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ukraine-related news stories from RFE

UKRAINIAN GOVERNMENT ADOPTS 2002 DRAFT BUDGET. The cabinet on 5 September endorsed a 2002 draft budget, setting revenues at 57.1 billion hryvni ($10.7 billion) and spending at 61.3 billion hryvni, Interfax reported. The budget deficit is equal to 1.7 percent of Ukraine's GDP. Finance Minister Ihor Mityukov explained that, in contrast to this year's zero-deficit budget, the 2002 budget has a deficit because privatization receipts are no longer included in budget revenues. Next year's privatization income is projected to be 5.8 billion hryvni. The government plans to direct 52 percent of budget spending for social programs, increase wages for state workers by 15 percent, and keep the tax burden below 18 percent of the country's GDP. The document also provides for the spending of $400 million to pay off Ukraine's foreign debt. JM

UKRAINIAN INTERIOR MINISTER WARNS OPPOSITION OVER ANNIVERSARY OF JOURNALIST'S MURDER. Yuriy Smyrnov told Interfax on 5 September that the police will react with "tough measures" if the opposition resorts to "provocation" during its actions on 15-16 September to mark the first anniversary of the disappearance of independent journalist Heorhiy Gongadze. "I do not want another 60 of our employees to suffer for nothing," Smyrnov added, referring to scuffles between riot police and demonstrators on 9 March. The antipresidential National Salvation Forum intends to hold a march commemorating Gongadze in Kyiv on 15 September. The following day, Ukrainian journalists plan to gather in Kyiv and set up an Journalistic Ethics Commission in order to react to defamatory media campaigning in the upcoming parliamentary elections. JM

TRANSDNIESTER SUSPENDS NEGOTIATIONS WITH CHISINAU. The Transdniester Supreme Soviet on 5 September decide to "suspend" negotiations with Chisinau in response to what it called the "Moldovan customs blockade," RFE/RL's Chisinau bureau reported. The separatists' "foreign minister" was cited by ITAR-TASS as saying, "We will agree to resume the dialogue only after the problem has been solved with the help of the guarantors -- Russia, Ukraine, and the OSCE." In an interview with ITAR-TASS on 5 September, Moldovan President Vladimir Voronin said the separatist leadership is "seeking any pretext to dodge the Moldovan leadership's proposal to grant the Transdniester a special status." Voronin said this status would satisfy residents on both sides of Dniester River and preserve everybody's rights. He said that "there is no economic blockade of the Transdniester region," and explained that new custom seals were introduced as a result of Moldova's accession to the World Trade Organization. This "caused a painful reaction" in Tiraspol because its leaders "will no longer be able to carry out illegal operations which earned them up to $1 billion," Voronin said. MS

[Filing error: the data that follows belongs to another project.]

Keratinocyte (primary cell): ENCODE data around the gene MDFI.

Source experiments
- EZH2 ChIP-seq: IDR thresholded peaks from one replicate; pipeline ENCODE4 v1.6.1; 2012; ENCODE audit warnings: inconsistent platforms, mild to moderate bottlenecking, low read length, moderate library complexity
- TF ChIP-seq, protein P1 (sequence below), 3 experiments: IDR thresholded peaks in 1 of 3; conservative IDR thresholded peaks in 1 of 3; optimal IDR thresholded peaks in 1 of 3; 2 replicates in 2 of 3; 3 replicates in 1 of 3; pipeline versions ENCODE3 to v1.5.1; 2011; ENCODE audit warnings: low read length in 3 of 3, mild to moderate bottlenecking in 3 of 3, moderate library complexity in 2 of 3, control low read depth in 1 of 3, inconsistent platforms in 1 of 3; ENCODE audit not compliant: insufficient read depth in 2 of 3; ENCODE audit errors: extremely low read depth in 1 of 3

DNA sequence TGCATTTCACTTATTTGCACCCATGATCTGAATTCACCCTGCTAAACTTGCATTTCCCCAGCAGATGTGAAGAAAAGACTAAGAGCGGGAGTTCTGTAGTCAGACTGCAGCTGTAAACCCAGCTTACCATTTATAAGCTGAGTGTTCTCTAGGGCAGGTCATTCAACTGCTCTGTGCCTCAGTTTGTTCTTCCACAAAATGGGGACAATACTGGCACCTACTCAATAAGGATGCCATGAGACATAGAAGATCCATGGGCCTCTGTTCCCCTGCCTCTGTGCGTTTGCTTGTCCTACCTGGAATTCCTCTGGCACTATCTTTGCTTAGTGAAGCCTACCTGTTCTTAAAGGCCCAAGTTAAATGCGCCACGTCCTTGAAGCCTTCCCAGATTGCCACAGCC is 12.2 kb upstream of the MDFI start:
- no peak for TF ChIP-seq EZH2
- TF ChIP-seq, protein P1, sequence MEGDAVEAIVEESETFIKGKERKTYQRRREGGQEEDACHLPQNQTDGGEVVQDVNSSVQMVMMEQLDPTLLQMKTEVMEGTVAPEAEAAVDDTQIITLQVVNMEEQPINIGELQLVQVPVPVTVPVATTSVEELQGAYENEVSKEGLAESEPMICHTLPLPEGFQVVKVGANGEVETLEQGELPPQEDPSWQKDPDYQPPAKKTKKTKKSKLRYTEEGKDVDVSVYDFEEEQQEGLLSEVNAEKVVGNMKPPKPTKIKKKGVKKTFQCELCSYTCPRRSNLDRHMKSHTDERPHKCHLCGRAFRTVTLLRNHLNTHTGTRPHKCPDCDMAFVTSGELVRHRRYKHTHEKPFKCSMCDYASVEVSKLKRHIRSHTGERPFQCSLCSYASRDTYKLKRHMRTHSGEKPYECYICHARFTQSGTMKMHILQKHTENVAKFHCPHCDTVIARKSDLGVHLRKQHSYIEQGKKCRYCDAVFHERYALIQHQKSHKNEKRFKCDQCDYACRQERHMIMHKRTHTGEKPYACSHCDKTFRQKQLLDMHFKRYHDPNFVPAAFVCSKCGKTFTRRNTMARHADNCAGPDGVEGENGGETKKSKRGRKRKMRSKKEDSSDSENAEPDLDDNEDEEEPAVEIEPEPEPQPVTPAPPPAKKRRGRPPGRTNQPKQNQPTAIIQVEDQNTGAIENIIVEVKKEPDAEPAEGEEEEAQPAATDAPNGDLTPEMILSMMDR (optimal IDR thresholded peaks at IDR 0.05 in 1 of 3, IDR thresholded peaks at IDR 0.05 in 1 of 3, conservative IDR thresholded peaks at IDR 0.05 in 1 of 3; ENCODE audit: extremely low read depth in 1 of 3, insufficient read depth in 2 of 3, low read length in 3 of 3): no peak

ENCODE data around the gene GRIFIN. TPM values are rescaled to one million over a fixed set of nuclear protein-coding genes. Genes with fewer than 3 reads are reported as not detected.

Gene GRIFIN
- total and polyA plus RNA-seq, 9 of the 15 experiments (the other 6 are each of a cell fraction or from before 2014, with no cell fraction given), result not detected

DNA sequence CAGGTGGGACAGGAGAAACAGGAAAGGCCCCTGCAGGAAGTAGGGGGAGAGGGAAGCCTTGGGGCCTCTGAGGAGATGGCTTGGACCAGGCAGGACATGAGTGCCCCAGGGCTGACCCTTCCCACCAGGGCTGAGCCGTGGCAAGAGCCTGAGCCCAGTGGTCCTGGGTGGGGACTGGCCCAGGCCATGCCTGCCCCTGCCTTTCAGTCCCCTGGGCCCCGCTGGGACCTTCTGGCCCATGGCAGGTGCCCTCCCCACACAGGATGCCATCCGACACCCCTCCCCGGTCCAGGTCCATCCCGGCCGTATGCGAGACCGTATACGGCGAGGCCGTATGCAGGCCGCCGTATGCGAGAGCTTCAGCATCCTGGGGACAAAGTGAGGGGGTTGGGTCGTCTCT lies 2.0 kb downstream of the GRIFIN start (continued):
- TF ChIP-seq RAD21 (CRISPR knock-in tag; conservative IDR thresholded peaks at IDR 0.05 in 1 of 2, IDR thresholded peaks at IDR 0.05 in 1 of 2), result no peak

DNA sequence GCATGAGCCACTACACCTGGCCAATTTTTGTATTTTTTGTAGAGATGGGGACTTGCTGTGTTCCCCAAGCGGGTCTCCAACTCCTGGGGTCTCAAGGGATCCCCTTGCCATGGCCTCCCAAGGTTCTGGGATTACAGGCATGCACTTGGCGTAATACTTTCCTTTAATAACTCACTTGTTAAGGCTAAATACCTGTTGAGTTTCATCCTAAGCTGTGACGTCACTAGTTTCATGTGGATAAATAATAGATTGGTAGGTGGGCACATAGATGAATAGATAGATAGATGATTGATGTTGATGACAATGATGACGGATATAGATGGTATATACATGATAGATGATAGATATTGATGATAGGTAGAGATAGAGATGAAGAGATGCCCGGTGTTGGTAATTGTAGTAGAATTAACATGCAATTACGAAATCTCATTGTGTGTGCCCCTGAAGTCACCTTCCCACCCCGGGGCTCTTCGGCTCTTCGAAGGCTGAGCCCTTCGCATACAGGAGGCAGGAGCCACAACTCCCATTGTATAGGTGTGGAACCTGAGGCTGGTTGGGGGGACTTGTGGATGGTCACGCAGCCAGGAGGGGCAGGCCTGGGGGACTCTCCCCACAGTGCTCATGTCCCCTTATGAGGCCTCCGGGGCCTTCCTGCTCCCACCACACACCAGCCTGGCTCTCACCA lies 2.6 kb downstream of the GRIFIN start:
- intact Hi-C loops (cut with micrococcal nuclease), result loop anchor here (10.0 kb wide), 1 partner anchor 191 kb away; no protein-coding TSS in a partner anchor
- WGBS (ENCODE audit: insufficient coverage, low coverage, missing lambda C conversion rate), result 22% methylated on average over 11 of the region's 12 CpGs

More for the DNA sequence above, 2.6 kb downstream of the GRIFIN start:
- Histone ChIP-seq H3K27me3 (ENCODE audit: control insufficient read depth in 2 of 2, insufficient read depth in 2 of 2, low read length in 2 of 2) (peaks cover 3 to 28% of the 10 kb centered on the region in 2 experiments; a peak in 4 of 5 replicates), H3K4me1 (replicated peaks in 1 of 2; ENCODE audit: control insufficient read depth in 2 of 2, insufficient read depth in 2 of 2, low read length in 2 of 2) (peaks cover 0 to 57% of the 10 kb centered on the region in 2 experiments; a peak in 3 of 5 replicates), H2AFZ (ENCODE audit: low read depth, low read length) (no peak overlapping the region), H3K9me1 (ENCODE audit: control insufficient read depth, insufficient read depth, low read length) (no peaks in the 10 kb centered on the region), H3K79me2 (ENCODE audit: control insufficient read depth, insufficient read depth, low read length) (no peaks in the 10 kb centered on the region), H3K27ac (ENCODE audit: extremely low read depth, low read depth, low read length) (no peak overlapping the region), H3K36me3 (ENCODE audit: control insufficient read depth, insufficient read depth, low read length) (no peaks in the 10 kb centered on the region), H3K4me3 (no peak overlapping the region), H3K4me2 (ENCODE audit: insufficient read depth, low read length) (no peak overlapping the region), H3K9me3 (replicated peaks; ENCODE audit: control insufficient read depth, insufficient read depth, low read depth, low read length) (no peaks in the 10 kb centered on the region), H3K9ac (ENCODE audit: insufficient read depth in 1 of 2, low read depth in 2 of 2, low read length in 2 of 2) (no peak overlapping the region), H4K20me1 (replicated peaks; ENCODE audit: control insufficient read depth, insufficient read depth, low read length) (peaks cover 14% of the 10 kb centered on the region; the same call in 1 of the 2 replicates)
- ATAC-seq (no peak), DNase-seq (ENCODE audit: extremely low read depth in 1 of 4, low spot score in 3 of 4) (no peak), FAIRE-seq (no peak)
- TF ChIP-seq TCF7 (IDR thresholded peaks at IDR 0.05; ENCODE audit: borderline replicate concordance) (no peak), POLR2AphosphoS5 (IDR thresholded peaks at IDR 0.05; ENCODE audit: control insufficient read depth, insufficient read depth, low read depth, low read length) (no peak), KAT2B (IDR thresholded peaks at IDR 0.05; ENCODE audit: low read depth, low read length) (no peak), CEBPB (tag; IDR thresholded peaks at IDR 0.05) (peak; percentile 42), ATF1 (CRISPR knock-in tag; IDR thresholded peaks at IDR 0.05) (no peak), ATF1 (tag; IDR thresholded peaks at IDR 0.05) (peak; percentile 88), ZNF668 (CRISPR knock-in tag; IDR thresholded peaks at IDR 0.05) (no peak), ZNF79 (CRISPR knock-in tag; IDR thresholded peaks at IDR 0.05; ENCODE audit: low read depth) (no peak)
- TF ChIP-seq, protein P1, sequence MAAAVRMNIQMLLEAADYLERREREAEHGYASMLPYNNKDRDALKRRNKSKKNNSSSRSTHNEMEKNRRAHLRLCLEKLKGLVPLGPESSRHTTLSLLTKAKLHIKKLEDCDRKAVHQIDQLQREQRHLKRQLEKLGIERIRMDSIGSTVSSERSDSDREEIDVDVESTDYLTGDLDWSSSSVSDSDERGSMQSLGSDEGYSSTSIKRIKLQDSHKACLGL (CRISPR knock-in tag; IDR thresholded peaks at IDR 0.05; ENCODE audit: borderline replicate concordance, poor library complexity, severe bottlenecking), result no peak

UKRAINIAN PRESIDENT ADDRESSES BULGARIAN PARLIAMENT. Visiting Ukrainian President Leonid Kuchma, addressing the Bulgarian parliament on 5 September, said that although his country is "today" not considering admission to NATO, it believes that "every state has the right to decide for itself" on the matter, international agencies reported. Kuchma said Ukraine views NATO enlargement as "the expansion of stability and strengthening of democracy on the European continent" and added: "I would like to congratulate Bulgaria for its choice of foreign policy priorities, which include NATO membership, and to wish Bulgaria success at the [2002] NATO summit." He also said Bulgaria and Ukraine "share the common goal" of achieving EU integration. MS